Service: All Services (Originally Army only)
Criteria: Gallantry in action against an armed enemy of the United States or while serving with friendly foreign forces
Devices: Army/Air Force: Bronze, Silver Oak Leaf Cluster; Navy/Marine Corps/Coast Guard: Gold, Silver Star
Notes: Derived from the 3/16" silver “Citation Star” previously worn on Army campaign medals
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Awarded for gallantry in action against an enemy of the United States or while engaged in military operations involving conflict against an opposing armed force in which the United States is not a belligerent party. The level of gallantry required, while of a high degree, is less than that required for the Medal of Honor, Distinguished Service Cross or Navy Cross.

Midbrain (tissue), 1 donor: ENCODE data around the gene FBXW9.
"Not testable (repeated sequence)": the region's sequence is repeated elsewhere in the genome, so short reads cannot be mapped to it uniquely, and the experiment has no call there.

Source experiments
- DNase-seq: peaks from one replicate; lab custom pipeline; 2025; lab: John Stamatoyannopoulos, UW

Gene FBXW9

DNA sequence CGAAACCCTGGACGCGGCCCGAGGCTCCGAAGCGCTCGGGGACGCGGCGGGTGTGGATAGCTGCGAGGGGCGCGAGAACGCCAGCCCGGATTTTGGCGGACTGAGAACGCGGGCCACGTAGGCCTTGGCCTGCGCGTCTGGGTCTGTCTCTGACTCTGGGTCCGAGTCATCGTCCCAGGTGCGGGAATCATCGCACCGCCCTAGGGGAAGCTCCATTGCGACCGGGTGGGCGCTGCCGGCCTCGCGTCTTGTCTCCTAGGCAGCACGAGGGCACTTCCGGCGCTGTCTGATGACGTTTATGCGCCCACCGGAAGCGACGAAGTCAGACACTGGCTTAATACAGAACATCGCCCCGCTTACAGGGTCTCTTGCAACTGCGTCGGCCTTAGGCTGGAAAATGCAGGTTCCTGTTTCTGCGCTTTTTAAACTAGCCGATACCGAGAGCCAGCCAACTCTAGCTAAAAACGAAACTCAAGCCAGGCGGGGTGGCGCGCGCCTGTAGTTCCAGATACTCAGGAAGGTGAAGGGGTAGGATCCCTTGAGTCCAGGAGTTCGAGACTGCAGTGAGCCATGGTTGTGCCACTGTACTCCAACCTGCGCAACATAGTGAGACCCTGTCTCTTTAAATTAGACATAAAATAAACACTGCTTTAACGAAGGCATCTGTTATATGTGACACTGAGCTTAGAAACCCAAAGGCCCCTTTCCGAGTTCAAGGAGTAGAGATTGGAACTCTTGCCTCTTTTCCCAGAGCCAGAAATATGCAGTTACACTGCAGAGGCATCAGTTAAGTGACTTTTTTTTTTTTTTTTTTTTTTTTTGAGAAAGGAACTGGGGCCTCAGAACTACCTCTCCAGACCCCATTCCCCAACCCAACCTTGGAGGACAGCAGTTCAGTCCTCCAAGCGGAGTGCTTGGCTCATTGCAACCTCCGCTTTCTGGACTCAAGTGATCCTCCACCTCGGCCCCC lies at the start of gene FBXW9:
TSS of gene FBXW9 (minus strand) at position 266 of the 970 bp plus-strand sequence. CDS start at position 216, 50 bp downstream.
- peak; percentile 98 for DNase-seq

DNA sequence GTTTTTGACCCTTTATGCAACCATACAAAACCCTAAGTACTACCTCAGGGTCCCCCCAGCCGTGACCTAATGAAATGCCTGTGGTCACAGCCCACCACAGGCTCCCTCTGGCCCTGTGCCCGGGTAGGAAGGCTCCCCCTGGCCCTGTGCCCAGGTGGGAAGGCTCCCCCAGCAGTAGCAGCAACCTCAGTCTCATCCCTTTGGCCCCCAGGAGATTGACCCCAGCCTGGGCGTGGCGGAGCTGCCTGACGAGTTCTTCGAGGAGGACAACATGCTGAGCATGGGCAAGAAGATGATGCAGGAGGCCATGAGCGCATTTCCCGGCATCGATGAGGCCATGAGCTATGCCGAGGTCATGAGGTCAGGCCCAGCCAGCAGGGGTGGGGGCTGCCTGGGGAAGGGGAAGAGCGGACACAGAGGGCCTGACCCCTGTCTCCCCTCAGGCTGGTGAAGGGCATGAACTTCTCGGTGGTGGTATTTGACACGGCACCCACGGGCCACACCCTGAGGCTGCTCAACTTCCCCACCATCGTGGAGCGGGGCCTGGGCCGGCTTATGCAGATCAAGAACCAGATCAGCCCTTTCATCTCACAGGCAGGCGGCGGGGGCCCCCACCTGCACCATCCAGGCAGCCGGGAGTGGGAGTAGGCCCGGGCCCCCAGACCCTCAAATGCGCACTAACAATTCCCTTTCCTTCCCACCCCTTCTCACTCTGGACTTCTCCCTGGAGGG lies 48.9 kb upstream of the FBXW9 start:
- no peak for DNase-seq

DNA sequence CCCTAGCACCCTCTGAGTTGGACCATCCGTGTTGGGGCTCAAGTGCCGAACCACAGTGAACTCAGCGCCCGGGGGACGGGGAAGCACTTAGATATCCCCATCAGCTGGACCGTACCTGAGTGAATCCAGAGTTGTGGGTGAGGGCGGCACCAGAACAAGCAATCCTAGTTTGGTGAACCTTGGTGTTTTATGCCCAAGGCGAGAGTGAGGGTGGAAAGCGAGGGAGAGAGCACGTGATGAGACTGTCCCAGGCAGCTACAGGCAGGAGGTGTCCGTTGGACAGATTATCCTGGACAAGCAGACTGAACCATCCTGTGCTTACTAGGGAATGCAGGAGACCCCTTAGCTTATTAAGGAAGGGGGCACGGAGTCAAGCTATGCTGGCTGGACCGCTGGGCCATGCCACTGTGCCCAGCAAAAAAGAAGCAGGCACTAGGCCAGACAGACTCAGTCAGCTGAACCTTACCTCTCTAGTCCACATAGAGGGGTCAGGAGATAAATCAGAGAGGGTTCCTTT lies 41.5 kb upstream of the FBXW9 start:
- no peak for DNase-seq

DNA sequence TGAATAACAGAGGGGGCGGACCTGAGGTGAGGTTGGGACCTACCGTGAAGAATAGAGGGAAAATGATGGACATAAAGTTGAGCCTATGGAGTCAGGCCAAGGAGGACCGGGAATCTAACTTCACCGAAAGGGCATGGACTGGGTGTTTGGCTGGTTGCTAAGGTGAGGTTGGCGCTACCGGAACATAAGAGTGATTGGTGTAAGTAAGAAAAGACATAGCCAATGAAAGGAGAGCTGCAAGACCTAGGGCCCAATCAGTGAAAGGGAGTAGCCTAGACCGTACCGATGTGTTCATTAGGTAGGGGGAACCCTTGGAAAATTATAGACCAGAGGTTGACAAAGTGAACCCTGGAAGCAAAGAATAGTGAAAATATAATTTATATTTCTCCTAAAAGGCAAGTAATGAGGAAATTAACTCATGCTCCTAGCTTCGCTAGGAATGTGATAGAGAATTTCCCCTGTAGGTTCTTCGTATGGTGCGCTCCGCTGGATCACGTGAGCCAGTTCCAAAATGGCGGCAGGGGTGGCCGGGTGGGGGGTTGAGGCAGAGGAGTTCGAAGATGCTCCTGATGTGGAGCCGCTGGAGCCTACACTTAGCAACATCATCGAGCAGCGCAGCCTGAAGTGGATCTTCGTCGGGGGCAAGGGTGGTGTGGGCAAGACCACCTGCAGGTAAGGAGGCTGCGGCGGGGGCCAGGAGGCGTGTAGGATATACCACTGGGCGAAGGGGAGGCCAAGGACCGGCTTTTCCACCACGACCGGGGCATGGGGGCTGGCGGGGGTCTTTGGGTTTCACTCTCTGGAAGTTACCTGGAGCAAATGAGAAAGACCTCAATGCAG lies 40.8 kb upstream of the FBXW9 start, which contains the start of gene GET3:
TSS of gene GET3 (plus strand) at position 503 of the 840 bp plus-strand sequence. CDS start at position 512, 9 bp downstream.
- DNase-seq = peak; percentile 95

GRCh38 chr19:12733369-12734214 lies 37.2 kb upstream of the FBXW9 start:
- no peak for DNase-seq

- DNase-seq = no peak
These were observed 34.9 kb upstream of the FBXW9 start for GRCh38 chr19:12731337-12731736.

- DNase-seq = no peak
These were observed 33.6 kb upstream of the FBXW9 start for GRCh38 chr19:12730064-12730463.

The actual Silver Star Medal was instituted in 1932 with the first award presented to General Douglas MacArthur, the Army’s then-Chief-of-Staff. The Silver Star was designed by Rudolf Freund of the firm of Bailey, Banks and Biddle. On August 7, 1942, the award was extended to Navy personnel and, later that year, authorized for civilians serving with the armed forces who met the stated criteria specified in the initial regulation.
The ribbon, based on the colors of the National flag, has a center stripe of red flanked by a stripes of white which are flanked by blue bands with borders of white edged in blue. Additional awards are denoted by a bronze or silver oak leaf clusters or gold and silver stars depending on the recipient’s Branch of Service.